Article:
Final X Matches

Dake v. Deiringer

For those who attended the Final X competition between Kyle Dake and Alex Deiringer, the entry fee of $10.00 was $9.50 more than it should have been.

To be clear, what I’m about to write, has nothing to do with the quality, skill, intelligence or level of sportsmanship regarding either of these gentlemen; just as the words I use in this blog have nothing to do with those who coach, either these athletes, or in general.  

But in the cross-hairs for me, is the UWW, regarding their philosophy of rule creation and then, when it becomes painfully apparent that some of them aren’t advancing the sport, they refuse to say, oops!

More on that later . . .

But for anyone, to have to sit through two complete bouts, wrestled between two of the best athletes’ in the world, and have each of them go the distance without a single takedown occurring; it was truly disappointing.

To make sure everyone is clear where I’m coming from, I believe the wrestlers in this case, wrestled to the rules, just as the coaches in this case, coached to the rules. But those two bouts, helped the sport more than I’ve seen in years, continue its meteoric rise toward mediocrity.

For those who disagree with my assessment, I’m not going to spend time debating the notion that both athletes were so evenly matched that neither could score. Hog wash, pure unadulterated nonsense! They could have scored 10 points had the rules forced them.

But, both athletes wrestled to the rules, and Kyle was better at them than Alex was; and why he’s the one going to the Worlds.

My best to you Kyle, go make us proud.   

But at what cost do these rules hurt wrestling? Who walked away from the gym in Austin thinking, “I can’t wait to see more matches like that?”

Does anyone actually believe that these two bouts were the types of catatonic events that would start a bidding war between television networks for broadcasting rights?  

I haven’t thought much about what to do, I’ve been so focused on the collegiate side of things that international rules haven’t been on my radar.

But obviously, things need to change.

Now, I wouldn’t support such a rule, but if Kyle and Alex had been told before the matches that we changed the rules; there’s only going to be one bout, 10 minutes in length, and the first one to score 3 takedowns wins. And, by the way, if no one gets 3 takedowns in the allotted time, then the outcome is simple; the United States doesn’t send a representative to Kazakhstan at 79kg.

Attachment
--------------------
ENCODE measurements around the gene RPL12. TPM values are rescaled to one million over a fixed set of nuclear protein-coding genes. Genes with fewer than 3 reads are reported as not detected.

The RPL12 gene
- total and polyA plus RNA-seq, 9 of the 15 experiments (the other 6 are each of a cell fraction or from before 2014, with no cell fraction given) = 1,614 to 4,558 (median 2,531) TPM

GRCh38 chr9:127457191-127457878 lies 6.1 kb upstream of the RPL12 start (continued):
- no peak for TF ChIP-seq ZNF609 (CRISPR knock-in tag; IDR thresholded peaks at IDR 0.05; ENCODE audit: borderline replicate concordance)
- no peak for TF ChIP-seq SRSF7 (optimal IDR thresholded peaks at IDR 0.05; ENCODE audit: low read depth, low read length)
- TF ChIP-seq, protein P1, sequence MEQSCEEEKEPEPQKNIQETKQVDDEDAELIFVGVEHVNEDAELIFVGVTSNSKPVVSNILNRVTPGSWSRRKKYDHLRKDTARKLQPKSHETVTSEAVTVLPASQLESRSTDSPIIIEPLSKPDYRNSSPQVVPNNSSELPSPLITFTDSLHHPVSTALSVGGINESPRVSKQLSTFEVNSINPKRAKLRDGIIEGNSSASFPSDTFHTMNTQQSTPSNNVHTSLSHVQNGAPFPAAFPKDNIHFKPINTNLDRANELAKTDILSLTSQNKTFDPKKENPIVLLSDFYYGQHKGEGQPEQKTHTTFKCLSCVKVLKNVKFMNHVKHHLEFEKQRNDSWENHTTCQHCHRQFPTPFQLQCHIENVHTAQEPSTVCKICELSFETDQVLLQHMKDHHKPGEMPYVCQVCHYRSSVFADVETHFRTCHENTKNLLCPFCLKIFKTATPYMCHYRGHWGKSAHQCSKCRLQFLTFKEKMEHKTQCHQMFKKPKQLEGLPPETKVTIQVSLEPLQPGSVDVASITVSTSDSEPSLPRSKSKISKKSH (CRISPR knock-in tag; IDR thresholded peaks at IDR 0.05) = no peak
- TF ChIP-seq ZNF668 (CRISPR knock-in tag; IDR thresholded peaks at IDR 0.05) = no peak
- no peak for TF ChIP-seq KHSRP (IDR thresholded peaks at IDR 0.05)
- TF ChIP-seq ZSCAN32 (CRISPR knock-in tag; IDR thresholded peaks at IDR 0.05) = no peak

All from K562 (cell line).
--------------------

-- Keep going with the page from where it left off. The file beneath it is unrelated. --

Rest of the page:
Had that been a rule, I would bet my entire 3rd grade collection of baseball cards that someone would have had 3 takedowns.

My premise is simple, athletes will do whatever they have to, in order to win. If you don’t like what you’re seeing, change the incentives. It’s not rocket science.   

Again, wrestlers’ wrestle to the rules, coaches’ coach to the rules. And they do both while minimizing exposure to losses. In today’s wrestling, that’s the way you win. So, basically, and sadly, knowingly, the UWW has turned our sport into a physical chess match with all the excitement of an actual chess match.

Three cheers for them.

Of course, great matches happen at times, in spite of the rules. But that has more to do with the individual make-up of the competitors than it does about the rules. I wrestled with a damn the torpedo’s mind set, and yes, it cost me on several occasions. But people would travel a great many miles to watch Wade wrestle and never drive home saying, “well, that was a waste of time.”

Mills, Askren, Lewis, Nickal, Sanders, were all like that too. So, for the UWW to hang their hats on some of the wrestlers of today like Snyder, Burroughs and Taylor as a shining example of their rule creations, would be disingenuous at best. There will always be athletes that will charge ahead and keep the score keepers busy; just as the other 98% are perfectly happy to win by a push-out.     

What I’m saying is the way the UWW is doing business doesn’t lend itself to spectator development. And one might ask, why wouldn’t they want spectators?

Why doesn’t the UWW want all their gyms full of screaming fans, and all their events televised? How bad would it be, to be forced to manage hundreds of millions of marketing dollars like the UFC has to do?        

I think they’d love it, if it didn’t come at the expense of them losing control. Which brings me to the heart of the More issue I mentioned earlier.